In the last 6 years, for example, gold has moved in a consistent pattern of two rising years followed by 1 consolidating year. After 2 years of exceptional price moves, 2021 was no price shock and gold still served as a sound hedge against Covid-related market vol, recessionary forces, BTC gyrations, inflation dangers and the omni-present risk of black swan events. 

Furthermore, the massive 80% move in gold from its 2018 lows to its August 2020 high was a clear warning of the CPI-measured inflation to come, of which we warned investors in 2020 and clearly witnessed in 2021. In short, even when not surging in price, gold remains a loyal asset and portfolio stabilising force for informed investors. 

And as for price surges, again, those days are ahead--of this we are supremely confident. Adding to this longer-term pattern and confidence are the combined gold tailwinds of inflation remaining elevated to at least 4%, monetary policies remaining crazily “accommodative” (even with a “taper’), real rates remaining deeply negative to allow debt-soaked sovereigns to inflate their way out of the red, and lastly, gold is still cheaply priced at a significant and opportune undervaluation—at least for those who move quickly.

As Egon has consistently reminded longer-term investors, when measured against the expanded money supply, gold remains as cheap at today’s prices as it was in 1970 at $35.00 or in 2000 at $300.00. 


Notwithstanding all these converging and highly important forces in motion, the guiding indicator for anyone seeking to make sense of an increasingly senseless global financial system boils down to a simple and staggering figure: $300T. That is the current level of total global debt, a figure so staggering in its levels and implications that historically confirmed patterns point quite plainly to what lies ahead.

First, no amount of actual or even projected GDP growth (which currently stagnates at less than 1/3 of global debt) will ever resolve (i.e., cover) such explosive debt levels. Period. Full stop. Such unsustainable debt levels leave the policy makers who created them with very few options, which makes their future actions easily predictable.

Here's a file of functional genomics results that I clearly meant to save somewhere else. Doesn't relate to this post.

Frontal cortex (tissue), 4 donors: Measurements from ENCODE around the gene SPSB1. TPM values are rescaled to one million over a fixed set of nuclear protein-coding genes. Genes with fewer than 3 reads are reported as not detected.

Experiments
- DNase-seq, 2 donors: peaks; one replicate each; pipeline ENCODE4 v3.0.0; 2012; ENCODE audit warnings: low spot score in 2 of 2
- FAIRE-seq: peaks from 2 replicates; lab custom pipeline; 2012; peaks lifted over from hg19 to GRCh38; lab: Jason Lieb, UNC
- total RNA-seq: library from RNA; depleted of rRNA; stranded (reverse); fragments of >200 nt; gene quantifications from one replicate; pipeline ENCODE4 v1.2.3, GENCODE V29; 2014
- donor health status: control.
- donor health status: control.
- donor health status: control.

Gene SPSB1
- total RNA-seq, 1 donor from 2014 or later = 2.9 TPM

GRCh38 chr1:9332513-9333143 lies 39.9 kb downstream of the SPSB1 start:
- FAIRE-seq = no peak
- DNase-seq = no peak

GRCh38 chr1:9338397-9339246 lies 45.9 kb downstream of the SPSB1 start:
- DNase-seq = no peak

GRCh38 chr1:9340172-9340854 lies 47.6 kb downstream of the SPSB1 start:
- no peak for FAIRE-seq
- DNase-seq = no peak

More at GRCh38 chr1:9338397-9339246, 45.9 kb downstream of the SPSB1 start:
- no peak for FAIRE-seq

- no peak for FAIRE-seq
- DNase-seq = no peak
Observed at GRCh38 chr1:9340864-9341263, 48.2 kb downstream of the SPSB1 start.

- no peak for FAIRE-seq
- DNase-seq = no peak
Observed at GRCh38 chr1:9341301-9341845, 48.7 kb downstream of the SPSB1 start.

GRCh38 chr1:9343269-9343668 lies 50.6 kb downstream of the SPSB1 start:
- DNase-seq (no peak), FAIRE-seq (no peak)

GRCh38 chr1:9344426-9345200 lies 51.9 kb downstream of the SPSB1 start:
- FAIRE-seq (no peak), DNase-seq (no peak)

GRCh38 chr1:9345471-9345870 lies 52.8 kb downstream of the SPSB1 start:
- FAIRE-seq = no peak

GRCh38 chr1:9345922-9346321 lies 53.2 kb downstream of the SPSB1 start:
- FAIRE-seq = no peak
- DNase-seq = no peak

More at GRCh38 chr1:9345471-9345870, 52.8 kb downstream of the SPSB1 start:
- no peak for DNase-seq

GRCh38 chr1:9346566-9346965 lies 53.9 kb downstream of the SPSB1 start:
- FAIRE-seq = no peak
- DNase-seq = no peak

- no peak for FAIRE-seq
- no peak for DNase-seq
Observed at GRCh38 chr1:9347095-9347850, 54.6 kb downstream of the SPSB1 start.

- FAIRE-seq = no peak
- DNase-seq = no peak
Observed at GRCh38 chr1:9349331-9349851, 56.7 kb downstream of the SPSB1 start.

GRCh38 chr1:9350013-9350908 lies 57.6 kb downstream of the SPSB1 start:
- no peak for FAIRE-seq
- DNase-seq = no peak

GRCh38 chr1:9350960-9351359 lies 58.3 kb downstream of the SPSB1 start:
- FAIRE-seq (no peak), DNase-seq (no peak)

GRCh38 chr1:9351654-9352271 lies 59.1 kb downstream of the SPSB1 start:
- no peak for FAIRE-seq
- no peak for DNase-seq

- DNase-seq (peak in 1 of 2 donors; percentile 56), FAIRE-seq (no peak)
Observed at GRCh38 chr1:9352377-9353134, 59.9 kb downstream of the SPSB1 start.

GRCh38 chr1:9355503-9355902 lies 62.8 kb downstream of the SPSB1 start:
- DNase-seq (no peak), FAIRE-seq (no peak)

Toward that end, and despite fork-tongued words to the contrary, global policy makers will have no choice but to encourage rather than combat future inflation, as negative real rates are the only means left to digging broke economies out of historically unprecedented debt holes. This also means that in addition to deliberate yet veiled inflationary policies, central banks and debt-cornered sovereigns will equally have no other choice but to remain “accommodative” with their money-printers.

Thus, taper or no taper, pivot or no pivot, central banks will continue to expand their balance sheets well above their current and collective $35T levels.


Given the increasingly embarrassing optics of such staggering debts, continued inflation and extreme money creation, the foxes guarding the global hen house have already begun telegraphing COVID (rather than themselves) as the scapegoat for the current financial sham.

Despite all of these debt and monetary forces gaining momentum well before the pandemic, COVID’s convenient presence allows central bankers and IMF planners to justify ever more lipstick for the debt pig before them.

Specifically, and as early as the summer of 2020, the IMF began telegraphing the need for a Bretton Woods II—which is a nice way of (wrongly) comparing the war on Covid to the Second World War. 

This allegedly explains the need for a major currency and debt re-set, one characterised by more debt ahead to be paid for with newly created central bank digital currencies, or CBDCs. 

Although such measures may seem clever, they boil down to the same distorted template that brought the world to this financial tipping point, namely the fantastical notion that a debt crisis can be solved with more debt, which is then monetised with more fake money.

Replacing prior fiat currencies with modern central bank digital currencies is a distinction without a difference and just adds even more importance to the role of owning real rather than fabricated money, of which physical gold has always been and will always be.

As we remind and close, fiat currencies (digital or paper) debased by debt-soaked policies are no equal to real value and real stores of value like physical gold. 

When measured against a single milligram of gold, the major currencies of the world have lost greater than 95% of their purchasing power since Nixon decoupled in 1971.   EG